Dear Mr. Mudd,
What types of materials do you have concerning Dr. Martin Luther King Jr.?
King with Assistant Dean of the Chapel Reimers on the steps of Chancellor Green, March 1960. Also pictured: top right: Tom Garrett ’61, top middle: Jerry H. Shattuck ’61, top left: Daniel H. Jackson ‘1961, bottom right: John N. McConnel Jr. ’61. Historical Photograph Collection, Individuals Series, box MP4
First, the Public Policy Papers contain information concerning King’s civil rights and organizing activities in the David Lawrence Papers, John Marshall Harlan Papers, Robert K. Massie Papers, George McGovern Papers, David E. Lilienthal Papers, Law Students Civil Rights Research Council Records, and in the Subject Files, Project Files, and Audiovisual materials series of the American Civil Liberties Union Records.
Secondly, the University Archives have substantial information concerning King’s 1960 and 1962 visits as part of the Student Christian Association’s Biennial Religious Conference, as well as a cancelled 1958 sermon. The University Archives collections also contain materials that document the University’s annual observations of the civil rights leader’s legacy. In addition, Dr. King’s widow, Coretta Scott King received an honorary degree in 1970, information about which can also be found at Mudd.
Dear Mr. Mudd:
What is the origin of the stars on Princeton University buildings? Is there any database listing the location of each star?
The bronze stars on window sills of Princeton University dormitories commemorate the University’s students and alumni who died in World War I, World War II, the Korean War, and in the Vietnam War. An additional 13 bronze stars honoring those who died on September 11, 2001 are located in a memorial garden between East Pyne and Chancellor Green.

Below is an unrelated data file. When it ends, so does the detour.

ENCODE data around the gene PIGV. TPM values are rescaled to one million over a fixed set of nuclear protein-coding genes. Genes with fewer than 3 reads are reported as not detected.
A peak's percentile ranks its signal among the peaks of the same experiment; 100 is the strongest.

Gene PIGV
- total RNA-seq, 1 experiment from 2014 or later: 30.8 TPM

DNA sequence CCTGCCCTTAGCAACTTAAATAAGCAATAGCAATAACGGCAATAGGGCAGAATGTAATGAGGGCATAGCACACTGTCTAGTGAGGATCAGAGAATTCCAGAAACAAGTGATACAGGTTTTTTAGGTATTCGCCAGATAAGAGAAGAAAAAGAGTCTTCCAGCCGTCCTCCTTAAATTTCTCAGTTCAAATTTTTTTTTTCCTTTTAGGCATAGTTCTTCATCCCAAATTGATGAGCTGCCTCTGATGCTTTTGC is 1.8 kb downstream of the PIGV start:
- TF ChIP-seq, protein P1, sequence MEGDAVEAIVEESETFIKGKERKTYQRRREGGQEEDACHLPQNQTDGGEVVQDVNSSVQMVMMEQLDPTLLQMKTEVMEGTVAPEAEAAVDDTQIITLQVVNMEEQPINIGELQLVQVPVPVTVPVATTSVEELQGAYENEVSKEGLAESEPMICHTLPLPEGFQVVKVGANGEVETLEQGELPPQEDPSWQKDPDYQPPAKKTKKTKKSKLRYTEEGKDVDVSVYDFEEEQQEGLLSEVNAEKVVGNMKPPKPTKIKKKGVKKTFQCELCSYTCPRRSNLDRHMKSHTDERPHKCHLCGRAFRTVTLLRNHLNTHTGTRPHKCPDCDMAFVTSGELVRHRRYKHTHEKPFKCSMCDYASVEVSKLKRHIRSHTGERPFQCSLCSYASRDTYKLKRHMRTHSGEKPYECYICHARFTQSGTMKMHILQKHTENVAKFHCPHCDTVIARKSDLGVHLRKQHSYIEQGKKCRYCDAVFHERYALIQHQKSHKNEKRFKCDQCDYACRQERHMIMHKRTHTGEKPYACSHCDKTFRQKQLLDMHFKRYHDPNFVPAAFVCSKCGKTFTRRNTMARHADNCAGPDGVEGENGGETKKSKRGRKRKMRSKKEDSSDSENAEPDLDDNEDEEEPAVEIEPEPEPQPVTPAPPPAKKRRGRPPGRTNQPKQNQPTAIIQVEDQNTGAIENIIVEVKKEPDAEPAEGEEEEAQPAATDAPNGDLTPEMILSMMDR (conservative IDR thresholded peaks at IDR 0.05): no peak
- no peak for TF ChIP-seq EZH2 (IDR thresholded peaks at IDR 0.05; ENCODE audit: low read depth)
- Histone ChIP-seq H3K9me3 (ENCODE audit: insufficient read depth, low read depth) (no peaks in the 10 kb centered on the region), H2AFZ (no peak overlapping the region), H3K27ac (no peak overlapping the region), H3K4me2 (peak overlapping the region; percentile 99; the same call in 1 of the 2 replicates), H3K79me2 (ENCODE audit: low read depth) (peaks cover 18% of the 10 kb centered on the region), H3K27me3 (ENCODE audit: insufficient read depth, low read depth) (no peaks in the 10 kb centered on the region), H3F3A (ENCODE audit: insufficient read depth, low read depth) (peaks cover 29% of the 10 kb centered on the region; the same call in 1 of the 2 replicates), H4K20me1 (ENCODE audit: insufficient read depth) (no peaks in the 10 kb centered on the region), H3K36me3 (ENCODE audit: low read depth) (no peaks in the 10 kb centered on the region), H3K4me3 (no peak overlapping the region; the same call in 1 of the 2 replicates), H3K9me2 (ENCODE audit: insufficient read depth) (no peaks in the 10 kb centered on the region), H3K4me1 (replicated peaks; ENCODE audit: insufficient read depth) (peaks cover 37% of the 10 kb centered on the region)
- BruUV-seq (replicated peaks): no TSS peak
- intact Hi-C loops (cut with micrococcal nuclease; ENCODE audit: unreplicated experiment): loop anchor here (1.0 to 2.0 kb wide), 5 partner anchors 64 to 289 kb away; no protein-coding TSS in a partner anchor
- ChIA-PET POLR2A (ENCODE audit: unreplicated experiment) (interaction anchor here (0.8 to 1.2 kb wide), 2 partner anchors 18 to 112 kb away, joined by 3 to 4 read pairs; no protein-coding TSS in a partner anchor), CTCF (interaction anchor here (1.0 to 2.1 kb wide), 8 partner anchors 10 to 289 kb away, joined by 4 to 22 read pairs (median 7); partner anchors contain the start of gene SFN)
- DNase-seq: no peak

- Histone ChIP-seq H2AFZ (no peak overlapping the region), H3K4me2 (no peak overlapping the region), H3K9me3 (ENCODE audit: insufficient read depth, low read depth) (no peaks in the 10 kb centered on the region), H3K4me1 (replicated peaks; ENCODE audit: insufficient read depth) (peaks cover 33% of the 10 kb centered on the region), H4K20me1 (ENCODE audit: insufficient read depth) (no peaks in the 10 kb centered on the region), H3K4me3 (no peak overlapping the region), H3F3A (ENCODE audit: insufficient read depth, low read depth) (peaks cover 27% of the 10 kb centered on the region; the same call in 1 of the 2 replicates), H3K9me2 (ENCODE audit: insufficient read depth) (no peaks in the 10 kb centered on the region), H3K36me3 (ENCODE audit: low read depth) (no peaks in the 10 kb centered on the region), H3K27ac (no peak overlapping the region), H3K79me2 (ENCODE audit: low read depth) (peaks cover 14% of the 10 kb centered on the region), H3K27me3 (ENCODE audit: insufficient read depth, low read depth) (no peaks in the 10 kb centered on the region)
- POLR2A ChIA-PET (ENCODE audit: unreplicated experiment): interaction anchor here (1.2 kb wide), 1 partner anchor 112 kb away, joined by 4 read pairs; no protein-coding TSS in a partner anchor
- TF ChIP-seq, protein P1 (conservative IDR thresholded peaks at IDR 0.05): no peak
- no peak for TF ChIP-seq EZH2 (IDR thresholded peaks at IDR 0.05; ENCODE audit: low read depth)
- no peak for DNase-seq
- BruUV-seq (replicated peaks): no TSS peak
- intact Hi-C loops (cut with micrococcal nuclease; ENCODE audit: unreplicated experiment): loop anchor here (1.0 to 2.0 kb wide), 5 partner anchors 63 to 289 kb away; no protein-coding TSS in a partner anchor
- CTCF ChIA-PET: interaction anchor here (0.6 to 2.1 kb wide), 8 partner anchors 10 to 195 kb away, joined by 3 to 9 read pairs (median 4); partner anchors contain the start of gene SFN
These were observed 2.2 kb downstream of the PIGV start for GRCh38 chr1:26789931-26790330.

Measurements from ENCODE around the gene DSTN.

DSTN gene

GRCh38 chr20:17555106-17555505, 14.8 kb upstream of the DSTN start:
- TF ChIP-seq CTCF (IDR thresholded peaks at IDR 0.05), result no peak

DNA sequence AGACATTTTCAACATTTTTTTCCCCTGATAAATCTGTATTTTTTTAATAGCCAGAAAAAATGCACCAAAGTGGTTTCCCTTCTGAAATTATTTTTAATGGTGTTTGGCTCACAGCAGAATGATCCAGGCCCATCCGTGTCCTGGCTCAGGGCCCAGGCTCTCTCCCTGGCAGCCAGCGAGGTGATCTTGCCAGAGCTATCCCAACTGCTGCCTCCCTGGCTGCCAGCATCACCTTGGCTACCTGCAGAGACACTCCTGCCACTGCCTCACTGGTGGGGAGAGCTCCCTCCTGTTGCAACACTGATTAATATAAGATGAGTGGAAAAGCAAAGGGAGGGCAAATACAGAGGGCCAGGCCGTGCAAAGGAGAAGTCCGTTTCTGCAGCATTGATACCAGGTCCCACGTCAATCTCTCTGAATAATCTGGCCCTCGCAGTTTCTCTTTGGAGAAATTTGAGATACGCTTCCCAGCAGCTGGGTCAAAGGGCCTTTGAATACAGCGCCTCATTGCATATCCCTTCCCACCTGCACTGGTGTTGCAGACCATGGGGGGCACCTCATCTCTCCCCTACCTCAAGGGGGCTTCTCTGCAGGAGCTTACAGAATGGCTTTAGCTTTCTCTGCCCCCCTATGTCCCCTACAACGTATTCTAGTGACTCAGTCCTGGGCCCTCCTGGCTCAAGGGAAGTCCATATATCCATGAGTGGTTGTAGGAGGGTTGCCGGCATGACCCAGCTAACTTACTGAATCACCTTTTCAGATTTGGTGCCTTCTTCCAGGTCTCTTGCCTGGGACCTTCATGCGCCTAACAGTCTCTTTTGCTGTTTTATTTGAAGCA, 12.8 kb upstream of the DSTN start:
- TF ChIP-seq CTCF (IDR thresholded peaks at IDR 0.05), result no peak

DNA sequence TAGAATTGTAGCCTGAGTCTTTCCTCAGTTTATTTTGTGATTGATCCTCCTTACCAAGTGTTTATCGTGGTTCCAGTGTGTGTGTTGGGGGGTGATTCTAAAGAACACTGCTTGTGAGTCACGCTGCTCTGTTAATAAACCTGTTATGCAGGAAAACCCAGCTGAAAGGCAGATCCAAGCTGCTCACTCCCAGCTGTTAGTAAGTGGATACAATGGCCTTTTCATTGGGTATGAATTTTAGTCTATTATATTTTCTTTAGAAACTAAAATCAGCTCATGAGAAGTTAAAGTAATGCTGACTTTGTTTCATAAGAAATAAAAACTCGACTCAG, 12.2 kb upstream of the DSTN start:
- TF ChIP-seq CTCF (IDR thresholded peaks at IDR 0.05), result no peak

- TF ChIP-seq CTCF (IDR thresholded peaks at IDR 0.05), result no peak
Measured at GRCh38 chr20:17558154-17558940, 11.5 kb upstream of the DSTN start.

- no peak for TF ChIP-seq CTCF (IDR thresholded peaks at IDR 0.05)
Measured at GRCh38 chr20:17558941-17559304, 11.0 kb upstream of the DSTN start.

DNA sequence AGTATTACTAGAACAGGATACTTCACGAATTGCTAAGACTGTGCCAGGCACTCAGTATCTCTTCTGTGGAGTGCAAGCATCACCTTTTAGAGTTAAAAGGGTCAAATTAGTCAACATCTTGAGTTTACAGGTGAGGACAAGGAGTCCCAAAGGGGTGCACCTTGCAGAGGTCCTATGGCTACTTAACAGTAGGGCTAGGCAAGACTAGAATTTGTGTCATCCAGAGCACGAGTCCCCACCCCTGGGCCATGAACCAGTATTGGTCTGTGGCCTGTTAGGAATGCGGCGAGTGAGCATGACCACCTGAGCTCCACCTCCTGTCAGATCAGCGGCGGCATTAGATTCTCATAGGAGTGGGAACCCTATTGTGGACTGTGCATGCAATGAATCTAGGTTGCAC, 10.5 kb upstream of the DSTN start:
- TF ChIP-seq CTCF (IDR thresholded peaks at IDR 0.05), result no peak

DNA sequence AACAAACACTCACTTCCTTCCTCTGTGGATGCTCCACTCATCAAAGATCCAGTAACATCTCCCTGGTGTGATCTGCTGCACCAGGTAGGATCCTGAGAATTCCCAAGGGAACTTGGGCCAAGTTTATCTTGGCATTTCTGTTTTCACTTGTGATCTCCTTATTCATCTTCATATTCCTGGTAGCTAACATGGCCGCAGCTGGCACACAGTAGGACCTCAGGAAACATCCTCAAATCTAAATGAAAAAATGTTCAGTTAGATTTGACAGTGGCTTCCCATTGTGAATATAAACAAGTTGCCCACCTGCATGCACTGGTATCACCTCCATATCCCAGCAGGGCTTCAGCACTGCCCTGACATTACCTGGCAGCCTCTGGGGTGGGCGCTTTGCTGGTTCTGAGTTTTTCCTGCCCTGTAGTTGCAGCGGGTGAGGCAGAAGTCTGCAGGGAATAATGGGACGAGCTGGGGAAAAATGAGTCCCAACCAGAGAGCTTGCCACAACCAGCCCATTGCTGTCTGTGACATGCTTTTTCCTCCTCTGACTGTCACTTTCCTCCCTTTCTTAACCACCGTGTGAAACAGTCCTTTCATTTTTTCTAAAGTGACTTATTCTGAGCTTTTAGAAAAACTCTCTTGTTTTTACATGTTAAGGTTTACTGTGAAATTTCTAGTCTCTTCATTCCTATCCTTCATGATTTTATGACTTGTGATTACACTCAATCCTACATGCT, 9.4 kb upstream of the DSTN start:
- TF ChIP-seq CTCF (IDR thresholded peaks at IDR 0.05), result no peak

Letter from the Society of the Claw to members seeking funding for the initial stars.
The original 140 stars, honoring students who lost their lives in World War I, were placed in 1920. These stars were donated by members of the Society of the Claw, an organization of members of the Class of 1894 who, as a sign-on condition, promised to either attend the next five reunions or every reunion throughout their lives. The Society also inducted honorary members who had done an “unusual service” or “brought exceptional honor” to Princeton, such as Woodrow Wilson ’1879. The Society of the Claw raised $431.65 for these stars, which were then placed on the window sill of each dorm room last occupied by a Princeton student who lost his life in the war.
Long before he was coaching the US National Soccer Team at the World Cup, Bob Bradley ’80 was Princeton’s coach of twelve years. During this time, he led the Tigers to a pair of Ivy League titles and an appearance in the 1993 College Cup.
Bob Bradley as a freshman. Princeton University Archives: Undergraduate Alumni Records, 1921-2008